Intraoperative cardiac arrest is uncommon and it is difficult to design case-controlled prospective studies to investigate its etiologies. The overall incidence of cardiac arrest has been reported to range between 0.5 and 9.6 per 10 000 anesthetics.10 The most recent single center study3 reported that the incidence of cardiac arrest decreased over period of time (from 7.8 per 10 000 during 1990–1992 to 3.2 per 10 000 during 1992–2000, and to 2.5 per 10 000 in the year 2000), implying a significant improvement in patient care over this period. In our study, the incidence of overall intraoperative cardiac arrest was 1.1 per 10 000 anesthetics during 1989–2001. The incidence of cardiac arrest primarily attributed to anesthesia seemed to decline over time as well. In the 1950s, most intraoperative cardiac arrests and deaths were primarily related to anesthetic related complications and could be as high as 7.1 per 10 000 anesthetics.11 It has been reported that anesthetic-related cardiac arrest was 2.1 per 10 000 anesthetics between 1969 and 1978;10 1.0 per 10 000 anesthetics between 1979 and 1988;7 1.1 per 10 000 anesthetics from 1989–1995 in France,12 0.69 per 10 000 anesthetics from 1989 to 19992 and 0.5 per 10 000 anesthetics from 1990 to 2000.3 In our study, the incidence of anesthetic-related cardiac arrest was 0.05 per 10 000 anesthetics from 1989 to 2001 — the lowest yet reported. In addition, anesthesia-related cardiac arrests represented 4.3% (1/23) of all cardiac arrests in non-cardiac procedures in our study, which is similar to the finding of Girardi et al13 (4.2%, 1/24) but lower than the results of Newland et al2 (10.4%) and Sprung et al3 (10.8%). The causes of lower incidence of both intraoperative and anesthesia-related cardiac arrest in this study are unclear but may include the following: (1) we only reported cardiac arrests within the operative suites while other studies included the perioperative period, such as 24 hours of surgery and the intensive care unit after surgery.2,3,12-15 (2) we only reported the incidence of cardiac arrests in adult patients from 20 to 89 years old, while both Newland and Sprung’s studies2,3 involved patients of all ages, including pediatric patients. Zuercher and Ummenhofer1 reported that pediatric patients had higher incidence of cardiac arrest (1.4–4.6 per 10 000 anesthetics). Morray et al15 showed infants younger than 1 year of age accounted for 55% of anesthesia-related cardiac arrests in pediatric patients, indicating that pediatric patients, especially infants younger than 1 year of age, have an increased incidence of cardiac arrest.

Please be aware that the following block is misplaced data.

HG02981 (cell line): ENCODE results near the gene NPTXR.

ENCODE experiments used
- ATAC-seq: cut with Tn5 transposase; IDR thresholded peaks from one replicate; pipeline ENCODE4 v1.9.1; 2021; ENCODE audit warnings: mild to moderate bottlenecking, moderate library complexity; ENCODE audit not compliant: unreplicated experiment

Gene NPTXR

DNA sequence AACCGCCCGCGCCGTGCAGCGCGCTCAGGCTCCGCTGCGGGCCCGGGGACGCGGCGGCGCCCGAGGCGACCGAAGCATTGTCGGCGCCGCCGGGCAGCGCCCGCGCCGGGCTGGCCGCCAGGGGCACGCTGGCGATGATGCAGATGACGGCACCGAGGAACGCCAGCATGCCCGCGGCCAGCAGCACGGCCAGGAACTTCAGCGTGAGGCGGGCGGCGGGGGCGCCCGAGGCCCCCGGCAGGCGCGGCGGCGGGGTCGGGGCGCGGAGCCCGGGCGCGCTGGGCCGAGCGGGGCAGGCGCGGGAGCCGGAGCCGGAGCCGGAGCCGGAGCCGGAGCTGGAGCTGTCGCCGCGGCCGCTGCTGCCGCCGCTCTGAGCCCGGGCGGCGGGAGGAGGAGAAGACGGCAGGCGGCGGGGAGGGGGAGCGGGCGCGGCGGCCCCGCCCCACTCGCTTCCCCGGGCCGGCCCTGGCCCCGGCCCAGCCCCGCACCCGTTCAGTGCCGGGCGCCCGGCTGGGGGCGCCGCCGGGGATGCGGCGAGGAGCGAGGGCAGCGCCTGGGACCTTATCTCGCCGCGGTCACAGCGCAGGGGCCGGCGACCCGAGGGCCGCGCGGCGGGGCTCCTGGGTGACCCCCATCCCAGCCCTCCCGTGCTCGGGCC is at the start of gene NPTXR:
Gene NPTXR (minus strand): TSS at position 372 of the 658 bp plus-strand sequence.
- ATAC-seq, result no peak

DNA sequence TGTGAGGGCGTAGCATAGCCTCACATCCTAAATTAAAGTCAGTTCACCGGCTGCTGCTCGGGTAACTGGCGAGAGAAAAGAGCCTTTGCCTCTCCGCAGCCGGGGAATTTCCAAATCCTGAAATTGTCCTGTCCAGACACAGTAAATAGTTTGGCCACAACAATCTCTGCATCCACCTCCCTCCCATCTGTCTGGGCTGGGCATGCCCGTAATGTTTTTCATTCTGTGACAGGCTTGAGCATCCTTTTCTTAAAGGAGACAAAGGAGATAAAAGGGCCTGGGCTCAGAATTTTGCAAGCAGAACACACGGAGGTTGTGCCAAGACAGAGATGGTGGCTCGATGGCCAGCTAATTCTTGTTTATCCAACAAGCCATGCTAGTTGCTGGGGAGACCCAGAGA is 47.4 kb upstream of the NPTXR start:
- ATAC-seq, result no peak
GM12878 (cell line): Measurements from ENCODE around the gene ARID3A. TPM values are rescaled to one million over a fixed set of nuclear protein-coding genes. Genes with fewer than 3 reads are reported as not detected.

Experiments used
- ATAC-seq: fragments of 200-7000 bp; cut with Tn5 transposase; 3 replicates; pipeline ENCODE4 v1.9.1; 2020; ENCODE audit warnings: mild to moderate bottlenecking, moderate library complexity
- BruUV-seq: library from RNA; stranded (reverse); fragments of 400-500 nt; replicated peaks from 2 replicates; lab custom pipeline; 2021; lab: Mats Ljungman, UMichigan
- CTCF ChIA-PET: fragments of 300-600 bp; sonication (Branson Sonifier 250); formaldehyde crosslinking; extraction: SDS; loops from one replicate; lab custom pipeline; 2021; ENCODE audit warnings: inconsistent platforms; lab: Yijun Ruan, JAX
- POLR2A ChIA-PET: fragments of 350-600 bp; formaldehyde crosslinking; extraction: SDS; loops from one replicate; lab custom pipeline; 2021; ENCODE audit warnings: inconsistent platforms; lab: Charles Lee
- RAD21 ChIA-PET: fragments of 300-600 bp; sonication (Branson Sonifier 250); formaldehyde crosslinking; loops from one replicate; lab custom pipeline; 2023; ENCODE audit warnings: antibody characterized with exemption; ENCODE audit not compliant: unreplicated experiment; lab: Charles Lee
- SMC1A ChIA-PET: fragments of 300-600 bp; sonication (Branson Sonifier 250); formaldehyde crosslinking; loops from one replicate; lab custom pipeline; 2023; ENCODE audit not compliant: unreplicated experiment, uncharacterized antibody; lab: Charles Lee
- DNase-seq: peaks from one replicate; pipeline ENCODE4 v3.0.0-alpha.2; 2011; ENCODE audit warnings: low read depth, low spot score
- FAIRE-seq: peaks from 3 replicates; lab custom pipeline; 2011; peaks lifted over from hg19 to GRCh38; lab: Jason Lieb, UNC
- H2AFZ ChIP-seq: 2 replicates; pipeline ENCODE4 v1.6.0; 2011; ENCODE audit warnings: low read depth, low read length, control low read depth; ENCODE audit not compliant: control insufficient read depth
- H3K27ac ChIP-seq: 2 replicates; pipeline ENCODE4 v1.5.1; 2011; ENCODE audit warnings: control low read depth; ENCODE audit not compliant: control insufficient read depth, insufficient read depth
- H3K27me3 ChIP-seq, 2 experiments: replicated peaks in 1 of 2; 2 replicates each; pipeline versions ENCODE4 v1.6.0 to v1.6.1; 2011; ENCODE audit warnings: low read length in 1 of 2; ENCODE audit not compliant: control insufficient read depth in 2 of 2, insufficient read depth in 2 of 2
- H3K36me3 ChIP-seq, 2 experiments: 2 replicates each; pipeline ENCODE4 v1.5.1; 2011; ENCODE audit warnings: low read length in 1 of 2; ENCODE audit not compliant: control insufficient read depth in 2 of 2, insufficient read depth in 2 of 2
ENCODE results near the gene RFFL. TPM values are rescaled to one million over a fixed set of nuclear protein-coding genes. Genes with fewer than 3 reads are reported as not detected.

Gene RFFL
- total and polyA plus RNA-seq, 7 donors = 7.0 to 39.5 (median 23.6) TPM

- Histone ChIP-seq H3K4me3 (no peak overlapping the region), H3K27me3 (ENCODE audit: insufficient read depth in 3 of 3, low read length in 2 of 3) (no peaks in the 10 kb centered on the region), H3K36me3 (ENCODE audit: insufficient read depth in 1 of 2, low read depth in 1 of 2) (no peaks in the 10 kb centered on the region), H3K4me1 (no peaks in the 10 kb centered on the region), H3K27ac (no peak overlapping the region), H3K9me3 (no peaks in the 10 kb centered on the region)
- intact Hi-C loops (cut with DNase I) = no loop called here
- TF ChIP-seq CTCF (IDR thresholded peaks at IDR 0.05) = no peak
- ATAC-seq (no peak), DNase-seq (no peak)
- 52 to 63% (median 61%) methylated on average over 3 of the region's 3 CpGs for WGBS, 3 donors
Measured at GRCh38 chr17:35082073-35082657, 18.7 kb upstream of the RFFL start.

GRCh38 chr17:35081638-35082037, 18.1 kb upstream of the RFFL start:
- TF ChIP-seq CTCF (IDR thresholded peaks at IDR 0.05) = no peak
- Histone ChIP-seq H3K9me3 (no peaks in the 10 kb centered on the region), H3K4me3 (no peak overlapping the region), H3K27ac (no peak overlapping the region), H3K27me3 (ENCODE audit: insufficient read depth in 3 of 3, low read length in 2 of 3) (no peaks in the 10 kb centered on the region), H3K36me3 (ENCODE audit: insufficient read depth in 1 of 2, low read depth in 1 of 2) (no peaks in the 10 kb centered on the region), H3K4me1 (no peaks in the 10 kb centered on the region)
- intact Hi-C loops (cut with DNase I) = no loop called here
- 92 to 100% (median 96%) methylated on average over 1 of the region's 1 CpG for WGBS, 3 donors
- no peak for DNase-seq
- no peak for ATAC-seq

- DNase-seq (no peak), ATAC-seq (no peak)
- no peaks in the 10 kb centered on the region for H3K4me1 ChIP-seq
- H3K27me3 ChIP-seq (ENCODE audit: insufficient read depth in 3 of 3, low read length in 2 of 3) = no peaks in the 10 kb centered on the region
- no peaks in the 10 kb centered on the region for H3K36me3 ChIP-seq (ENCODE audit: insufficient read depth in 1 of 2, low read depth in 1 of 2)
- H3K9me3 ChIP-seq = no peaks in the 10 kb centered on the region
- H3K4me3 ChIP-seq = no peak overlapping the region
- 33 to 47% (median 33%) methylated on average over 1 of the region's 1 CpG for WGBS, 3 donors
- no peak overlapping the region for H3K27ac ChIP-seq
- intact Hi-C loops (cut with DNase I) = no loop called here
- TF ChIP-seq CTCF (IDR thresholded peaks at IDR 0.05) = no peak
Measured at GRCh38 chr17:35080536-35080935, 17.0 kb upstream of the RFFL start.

Anesthesia-related mortality was defined as perioperative death to which human error on the part of the anesthesia provider had contributed. Lagasse et al16 collected data regarding perioperative mortality from 1966 to 2000 and identified 23 anesthesia-related mortality rates with wide variation ranging from 7.2 per 10 000 anesthetics to 0.12 per 10 000 anesthetics within the 35-year period. Such a wide variation may be attributed to different reporting sources and operational definitions as well as a lack of appropriate risk stratification, as suggested by Lagasse et al.16 However, several recent studies have shown much less variation in anesthesia-related mortality. For example, Arbous et al14 showed anesthesia-related deaths (within 24 hours period) of 1.4 per 10 000 anesthetics; Newland et al2 reported anesthesia-related mortality (within 24 hours) to be 0.55 per 10 000 anesthetics; Lagasse et al16 showed anesthesia-related mortality (within 48 hours) as 0.79 and 0.75 per 10 000 anesthetics in his studies; and finally Sprung et al3 estimated anesthesia-related mortality at approximately 1.0 per 10 000 anesthetics in their large population study. A study from French national mortality database showed the death rates related to anesthesia in 1999 were 0.69 in 100 000 anesthetic procedures. Taken together, it seems reasonable to estimate anesthesia-related mortality over the past ten years at approximately 0.8 per 10 000 anesthetics.17-19 In our study, no anesthesia-related deaths were found in 218 274 anesthetics, suggesting that anesthesia-related mortality was less than 0.05 per 10 000 anesthetics — the lowest anesthesia-related mortality that has been ever reported. However, as our data only limited to operative suites rather than within 24 hours or 48 hours after surgery, it is difficult to compare our data with other reported data. Interestingly, a latest study showed that although delayed defibrillation was associated with lower rates of survival after cardiac arrests in periprocedural areas, there was no association with survival for cardiac arrests in the operating room.20,21 Perhaps immediate simple CPR e.g. good quality of chest Compressions followed with Airway and Breathing (C-A-B) will increase survival rate as shown in the recent CPR guidelines by the American Heart Association.